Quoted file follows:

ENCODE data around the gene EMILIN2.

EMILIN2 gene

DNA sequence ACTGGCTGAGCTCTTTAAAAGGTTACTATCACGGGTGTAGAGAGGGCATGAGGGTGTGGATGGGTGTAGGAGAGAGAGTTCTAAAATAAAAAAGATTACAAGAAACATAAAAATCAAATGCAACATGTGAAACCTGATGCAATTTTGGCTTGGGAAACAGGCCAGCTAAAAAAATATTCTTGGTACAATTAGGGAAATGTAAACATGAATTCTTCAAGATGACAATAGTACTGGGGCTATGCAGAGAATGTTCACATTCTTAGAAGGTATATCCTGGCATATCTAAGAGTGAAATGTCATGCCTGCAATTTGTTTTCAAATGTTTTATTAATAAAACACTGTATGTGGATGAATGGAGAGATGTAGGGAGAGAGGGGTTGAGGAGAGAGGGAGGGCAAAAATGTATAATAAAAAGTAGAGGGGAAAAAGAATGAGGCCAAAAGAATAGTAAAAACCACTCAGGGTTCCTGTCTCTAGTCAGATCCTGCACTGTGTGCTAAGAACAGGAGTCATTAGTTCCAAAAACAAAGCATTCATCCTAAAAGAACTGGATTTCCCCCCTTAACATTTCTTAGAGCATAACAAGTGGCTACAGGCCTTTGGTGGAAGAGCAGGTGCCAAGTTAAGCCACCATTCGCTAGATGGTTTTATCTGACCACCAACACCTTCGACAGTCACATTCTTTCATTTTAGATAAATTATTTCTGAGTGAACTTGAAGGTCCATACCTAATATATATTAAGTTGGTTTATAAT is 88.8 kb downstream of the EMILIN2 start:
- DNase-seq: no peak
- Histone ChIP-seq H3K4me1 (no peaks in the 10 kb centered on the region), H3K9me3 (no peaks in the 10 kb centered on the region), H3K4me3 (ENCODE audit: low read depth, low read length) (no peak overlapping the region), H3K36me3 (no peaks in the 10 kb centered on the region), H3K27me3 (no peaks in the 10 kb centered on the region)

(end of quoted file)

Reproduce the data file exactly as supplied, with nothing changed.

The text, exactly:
ENCODE data around the gene EMILIN2.

EMILIN2 gene

DNA sequence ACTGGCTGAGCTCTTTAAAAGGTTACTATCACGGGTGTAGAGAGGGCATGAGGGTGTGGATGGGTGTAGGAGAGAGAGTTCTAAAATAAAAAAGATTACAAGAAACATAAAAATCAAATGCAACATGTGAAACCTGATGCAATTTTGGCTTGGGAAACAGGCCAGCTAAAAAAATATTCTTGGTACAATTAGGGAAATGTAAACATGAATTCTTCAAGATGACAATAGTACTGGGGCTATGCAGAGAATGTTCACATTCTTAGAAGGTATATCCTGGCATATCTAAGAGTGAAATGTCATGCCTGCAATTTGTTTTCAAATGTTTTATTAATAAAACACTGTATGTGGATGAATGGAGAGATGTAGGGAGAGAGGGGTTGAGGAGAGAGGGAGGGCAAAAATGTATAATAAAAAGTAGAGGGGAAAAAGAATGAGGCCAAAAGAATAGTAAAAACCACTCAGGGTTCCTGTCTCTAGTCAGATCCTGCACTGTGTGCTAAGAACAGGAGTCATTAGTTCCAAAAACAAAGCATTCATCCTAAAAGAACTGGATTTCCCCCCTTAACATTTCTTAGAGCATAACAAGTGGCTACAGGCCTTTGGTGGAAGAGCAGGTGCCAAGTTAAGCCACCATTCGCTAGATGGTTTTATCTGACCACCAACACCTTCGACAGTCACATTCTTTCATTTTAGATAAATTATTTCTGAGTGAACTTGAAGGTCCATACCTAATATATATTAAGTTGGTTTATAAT is 88.8 kb downstream of the EMILIN2 start:
- DNase-seq: no peak
- Histone ChIP-seq H3K4me1 (no peaks in the 10 kb centered on the region), H3K9me3 (no peaks in the 10 kb centered on the region), H3K4me3 (ENCODE audit: low read depth, low read length) (no peak overlapping the region), H3K36me3 (no peaks in the 10 kb centered on the region), H3K27me3 (no peaks in the 10 kb centered on the region)